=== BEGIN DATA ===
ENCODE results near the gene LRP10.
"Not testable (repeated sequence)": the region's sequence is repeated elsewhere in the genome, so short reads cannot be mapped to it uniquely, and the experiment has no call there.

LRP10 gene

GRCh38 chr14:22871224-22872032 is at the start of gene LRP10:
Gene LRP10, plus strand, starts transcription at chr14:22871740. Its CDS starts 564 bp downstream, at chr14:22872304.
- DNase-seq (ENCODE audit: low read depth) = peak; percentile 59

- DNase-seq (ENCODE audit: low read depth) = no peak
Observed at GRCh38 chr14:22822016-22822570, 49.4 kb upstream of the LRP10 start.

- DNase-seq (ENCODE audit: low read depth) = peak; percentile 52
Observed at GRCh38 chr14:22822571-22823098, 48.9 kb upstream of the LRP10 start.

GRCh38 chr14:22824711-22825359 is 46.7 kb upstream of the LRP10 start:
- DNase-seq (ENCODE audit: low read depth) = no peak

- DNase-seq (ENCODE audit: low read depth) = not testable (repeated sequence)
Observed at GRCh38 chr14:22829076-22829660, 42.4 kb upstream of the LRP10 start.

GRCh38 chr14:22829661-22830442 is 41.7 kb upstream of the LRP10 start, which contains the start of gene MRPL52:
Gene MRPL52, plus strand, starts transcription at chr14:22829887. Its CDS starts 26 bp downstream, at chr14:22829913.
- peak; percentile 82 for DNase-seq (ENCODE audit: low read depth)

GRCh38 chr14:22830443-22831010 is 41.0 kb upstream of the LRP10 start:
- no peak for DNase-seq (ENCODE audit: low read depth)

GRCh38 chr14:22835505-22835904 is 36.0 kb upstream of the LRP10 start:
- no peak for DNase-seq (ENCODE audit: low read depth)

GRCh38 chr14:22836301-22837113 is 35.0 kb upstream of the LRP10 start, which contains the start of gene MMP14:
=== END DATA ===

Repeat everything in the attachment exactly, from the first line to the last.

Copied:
ENCODE results near the gene LRP10.
"Not testable (repeated sequence)": the region's sequence is repeated elsewhere in the genome, so short reads cannot be mapped to it uniquely, and the experiment has no call there.

LRP10 gene

GRCh38 chr14:22871224-22872032 is at the start of gene LRP10:
Gene LRP10, plus strand, starts transcription at chr14:22871740. Its CDS starts 564 bp downstream, at chr14:22872304.
- DNase-seq (ENCODE audit: low read depth) = peak; percentile 59

- DNase-seq (ENCODE audit: low read depth) = no peak
Observed at GRCh38 chr14:22822016-22822570, 49.4 kb upstream of the LRP10 start.

- DNase-seq (ENCODE audit: low read depth) = peak; percentile 52
Observed at GRCh38 chr14:22822571-22823098, 48.9 kb upstream of the LRP10 start.

GRCh38 chr14:22824711-22825359 is 46.7 kb upstream of the LRP10 start:
- DNase-seq (ENCODE audit: low read depth) = no peak

- DNase-seq (ENCODE audit: low read depth) = not testable (repeated sequence)
Observed at GRCh38 chr14:22829076-22829660, 42.4 kb upstream of the LRP10 start.

GRCh38 chr14:22829661-22830442 is 41.7 kb upstream of the LRP10 start, which contains the start of gene MRPL52:
Gene MRPL52, plus strand, starts transcription at chr14:22829887. Its CDS starts 26 bp downstream, at chr14:22829913.
- peak; percentile 82 for DNase-seq (ENCODE audit: low read depth)

GRCh38 chr14:22830443-22831010 is 41.0 kb upstream of the LRP10 start:
- no peak for DNase-seq (ENCODE audit: low read depth)

GRCh38 chr14:22835505-22835904 is 36.0 kb upstream of the LRP10 start:
- no peak for DNase-seq (ENCODE audit: low read depth)

GRCh38 chr14:22836301-22837113 is 35.0 kb upstream of the LRP10 start, which contains the start of gene MMP14: